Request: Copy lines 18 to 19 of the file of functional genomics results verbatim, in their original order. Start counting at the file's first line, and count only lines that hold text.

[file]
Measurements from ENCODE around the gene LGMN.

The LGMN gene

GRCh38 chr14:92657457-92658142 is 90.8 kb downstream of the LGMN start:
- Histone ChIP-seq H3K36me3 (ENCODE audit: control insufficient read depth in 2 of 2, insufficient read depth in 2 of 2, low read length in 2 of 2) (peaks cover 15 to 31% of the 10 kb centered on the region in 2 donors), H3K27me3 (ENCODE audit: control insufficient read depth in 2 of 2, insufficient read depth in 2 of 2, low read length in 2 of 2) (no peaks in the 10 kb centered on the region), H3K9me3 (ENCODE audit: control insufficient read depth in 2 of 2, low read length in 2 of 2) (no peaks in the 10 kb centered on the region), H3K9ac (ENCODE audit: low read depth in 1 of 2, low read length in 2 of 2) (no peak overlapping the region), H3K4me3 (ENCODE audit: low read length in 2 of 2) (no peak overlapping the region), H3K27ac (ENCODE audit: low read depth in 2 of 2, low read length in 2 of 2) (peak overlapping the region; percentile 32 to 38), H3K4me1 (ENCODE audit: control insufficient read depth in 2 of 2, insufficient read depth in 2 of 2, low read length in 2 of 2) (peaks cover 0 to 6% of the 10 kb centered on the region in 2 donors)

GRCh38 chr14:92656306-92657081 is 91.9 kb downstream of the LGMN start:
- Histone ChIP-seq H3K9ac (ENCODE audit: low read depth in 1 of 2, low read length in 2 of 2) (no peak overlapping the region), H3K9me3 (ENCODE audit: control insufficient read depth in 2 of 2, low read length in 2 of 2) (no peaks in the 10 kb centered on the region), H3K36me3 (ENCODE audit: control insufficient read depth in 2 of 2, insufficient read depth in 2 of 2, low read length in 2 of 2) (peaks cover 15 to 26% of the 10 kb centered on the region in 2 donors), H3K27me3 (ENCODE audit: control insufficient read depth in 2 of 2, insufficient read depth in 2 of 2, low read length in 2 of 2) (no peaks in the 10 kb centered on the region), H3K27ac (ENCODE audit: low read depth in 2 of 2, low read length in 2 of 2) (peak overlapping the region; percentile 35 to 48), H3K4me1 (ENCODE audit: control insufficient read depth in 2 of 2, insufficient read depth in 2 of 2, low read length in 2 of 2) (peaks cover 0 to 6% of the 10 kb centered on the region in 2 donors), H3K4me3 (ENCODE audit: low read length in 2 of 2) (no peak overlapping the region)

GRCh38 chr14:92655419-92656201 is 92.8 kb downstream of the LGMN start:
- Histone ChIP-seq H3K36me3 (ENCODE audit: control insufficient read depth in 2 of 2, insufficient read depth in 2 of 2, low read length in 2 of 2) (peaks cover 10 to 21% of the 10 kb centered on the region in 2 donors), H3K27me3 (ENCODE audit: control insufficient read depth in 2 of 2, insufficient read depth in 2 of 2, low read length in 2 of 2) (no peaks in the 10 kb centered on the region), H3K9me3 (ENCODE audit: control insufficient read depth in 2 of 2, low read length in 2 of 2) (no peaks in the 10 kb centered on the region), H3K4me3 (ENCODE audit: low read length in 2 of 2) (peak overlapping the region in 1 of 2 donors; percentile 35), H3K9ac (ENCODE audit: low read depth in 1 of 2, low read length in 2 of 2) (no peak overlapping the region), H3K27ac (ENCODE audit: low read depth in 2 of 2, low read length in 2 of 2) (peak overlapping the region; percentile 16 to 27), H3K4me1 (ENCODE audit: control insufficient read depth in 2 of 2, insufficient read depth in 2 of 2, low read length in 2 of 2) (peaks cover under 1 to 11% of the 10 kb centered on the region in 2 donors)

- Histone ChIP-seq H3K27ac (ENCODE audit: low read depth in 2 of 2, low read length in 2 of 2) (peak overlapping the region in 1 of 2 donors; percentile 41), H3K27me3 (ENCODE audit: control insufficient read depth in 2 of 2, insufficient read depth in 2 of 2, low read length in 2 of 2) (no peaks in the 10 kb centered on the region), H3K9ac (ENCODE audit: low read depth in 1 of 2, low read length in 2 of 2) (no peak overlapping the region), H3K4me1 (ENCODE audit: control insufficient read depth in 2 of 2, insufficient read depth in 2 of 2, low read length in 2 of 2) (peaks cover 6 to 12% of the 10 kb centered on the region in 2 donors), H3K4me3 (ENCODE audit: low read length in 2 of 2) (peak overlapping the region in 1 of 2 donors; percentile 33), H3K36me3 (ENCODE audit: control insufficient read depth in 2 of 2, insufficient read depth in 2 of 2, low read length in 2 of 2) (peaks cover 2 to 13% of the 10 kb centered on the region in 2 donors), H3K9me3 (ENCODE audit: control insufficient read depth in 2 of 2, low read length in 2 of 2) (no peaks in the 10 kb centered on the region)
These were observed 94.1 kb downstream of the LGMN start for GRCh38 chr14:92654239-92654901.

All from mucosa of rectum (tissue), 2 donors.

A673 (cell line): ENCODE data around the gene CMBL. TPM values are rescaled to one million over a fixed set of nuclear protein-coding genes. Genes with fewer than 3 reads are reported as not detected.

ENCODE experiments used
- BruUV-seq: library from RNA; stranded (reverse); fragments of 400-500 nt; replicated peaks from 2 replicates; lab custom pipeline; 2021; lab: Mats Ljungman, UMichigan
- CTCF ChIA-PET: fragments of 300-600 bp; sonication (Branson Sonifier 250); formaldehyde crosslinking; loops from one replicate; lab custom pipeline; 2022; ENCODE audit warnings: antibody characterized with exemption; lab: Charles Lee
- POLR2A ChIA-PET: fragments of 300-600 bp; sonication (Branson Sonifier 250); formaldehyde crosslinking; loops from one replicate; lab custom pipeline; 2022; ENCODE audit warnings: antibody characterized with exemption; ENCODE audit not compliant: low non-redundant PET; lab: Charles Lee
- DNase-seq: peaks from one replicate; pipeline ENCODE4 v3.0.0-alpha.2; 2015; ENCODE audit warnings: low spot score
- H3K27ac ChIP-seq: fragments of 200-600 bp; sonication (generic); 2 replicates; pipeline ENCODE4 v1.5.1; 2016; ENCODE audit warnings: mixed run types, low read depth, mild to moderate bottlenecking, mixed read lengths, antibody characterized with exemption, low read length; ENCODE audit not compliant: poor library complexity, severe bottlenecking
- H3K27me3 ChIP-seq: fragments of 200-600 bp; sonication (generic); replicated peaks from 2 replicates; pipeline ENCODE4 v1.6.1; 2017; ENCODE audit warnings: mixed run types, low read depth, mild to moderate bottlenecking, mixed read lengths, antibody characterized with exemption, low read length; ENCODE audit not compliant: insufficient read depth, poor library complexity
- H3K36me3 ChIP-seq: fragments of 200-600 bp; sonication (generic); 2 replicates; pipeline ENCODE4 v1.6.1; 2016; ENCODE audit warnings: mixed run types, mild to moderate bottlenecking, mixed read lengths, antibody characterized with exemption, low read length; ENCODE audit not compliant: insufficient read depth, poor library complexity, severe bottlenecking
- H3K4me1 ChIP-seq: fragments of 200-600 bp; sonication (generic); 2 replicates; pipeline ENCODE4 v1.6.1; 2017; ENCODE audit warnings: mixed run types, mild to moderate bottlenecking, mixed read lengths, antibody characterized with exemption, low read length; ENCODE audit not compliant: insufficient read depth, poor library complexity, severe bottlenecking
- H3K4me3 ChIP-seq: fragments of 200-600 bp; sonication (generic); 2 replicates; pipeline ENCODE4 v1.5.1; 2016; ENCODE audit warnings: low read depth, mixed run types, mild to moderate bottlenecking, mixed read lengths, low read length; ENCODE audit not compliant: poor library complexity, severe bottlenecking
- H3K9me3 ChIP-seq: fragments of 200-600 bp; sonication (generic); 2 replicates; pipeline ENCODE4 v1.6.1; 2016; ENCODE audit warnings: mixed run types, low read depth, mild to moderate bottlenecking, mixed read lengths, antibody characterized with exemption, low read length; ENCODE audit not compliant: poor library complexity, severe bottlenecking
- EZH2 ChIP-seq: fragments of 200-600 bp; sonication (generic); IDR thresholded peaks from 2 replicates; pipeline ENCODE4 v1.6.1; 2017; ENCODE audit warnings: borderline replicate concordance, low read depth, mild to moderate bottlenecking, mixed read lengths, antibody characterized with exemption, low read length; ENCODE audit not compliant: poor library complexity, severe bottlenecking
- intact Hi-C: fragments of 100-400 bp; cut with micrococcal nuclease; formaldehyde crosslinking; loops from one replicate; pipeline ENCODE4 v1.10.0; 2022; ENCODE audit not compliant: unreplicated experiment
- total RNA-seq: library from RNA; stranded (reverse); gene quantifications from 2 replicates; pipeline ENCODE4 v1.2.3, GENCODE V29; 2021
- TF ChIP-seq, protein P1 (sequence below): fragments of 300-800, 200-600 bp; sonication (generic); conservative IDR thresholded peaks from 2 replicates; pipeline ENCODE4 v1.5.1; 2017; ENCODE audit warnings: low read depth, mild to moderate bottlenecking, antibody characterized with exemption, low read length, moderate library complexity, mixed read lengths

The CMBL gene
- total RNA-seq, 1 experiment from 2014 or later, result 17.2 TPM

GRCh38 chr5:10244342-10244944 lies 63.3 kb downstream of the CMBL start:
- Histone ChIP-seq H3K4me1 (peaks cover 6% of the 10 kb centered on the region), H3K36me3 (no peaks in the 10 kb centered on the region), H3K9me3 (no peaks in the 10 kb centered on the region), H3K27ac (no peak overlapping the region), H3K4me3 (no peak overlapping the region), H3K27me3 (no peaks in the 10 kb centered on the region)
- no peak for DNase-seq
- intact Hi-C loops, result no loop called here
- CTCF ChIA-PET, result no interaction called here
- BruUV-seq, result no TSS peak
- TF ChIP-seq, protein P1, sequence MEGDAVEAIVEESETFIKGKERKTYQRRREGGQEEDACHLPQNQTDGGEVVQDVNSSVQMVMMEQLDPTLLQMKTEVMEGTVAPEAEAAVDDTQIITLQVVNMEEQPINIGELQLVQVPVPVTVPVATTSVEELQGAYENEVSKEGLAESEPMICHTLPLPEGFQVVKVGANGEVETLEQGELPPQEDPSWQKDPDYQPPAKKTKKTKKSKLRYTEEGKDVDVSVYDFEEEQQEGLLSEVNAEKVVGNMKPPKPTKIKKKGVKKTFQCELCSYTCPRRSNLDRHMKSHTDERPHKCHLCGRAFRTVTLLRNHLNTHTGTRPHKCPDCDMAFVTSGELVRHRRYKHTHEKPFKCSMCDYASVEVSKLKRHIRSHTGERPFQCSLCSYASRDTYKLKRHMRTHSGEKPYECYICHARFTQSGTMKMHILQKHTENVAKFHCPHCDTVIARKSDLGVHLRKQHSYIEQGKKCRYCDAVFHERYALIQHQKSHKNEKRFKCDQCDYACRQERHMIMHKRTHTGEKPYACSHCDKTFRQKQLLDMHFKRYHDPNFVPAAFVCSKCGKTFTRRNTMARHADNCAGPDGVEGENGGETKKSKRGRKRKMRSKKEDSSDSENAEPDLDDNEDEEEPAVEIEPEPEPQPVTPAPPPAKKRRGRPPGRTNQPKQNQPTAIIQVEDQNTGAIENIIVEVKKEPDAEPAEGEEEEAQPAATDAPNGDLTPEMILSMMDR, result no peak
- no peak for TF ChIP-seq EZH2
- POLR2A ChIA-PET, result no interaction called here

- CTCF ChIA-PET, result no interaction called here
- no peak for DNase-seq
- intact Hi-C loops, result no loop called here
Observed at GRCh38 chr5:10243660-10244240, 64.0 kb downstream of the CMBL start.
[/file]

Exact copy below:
- H3K27ac ChIP-seq: fragments of 200-600 bp; sonication (generic); 2 replicates; pipeline ENCODE4 v1.5.1; 2016; ENCODE audit warnings: mixed run types, low read depth, mild to moderate bottlenecking, mixed read lengths, antibody characterized with exemption, low read length; ENCODE audit not compliant: poor library complexity, severe bottlenecking
- H3K27me3 ChIP-seq: fragments of 200-600 bp; sonication (generic); replicated peaks from 2 replicates; pipeline ENCODE4 v1.6.1; 2017; ENCODE audit warnings: mixed run types, low read depth, mild to moderate bottlenecking, mixed read lengths, antibody characterized with exemption, low read length; ENCODE audit not compliant: insufficient read depth, poor library complexity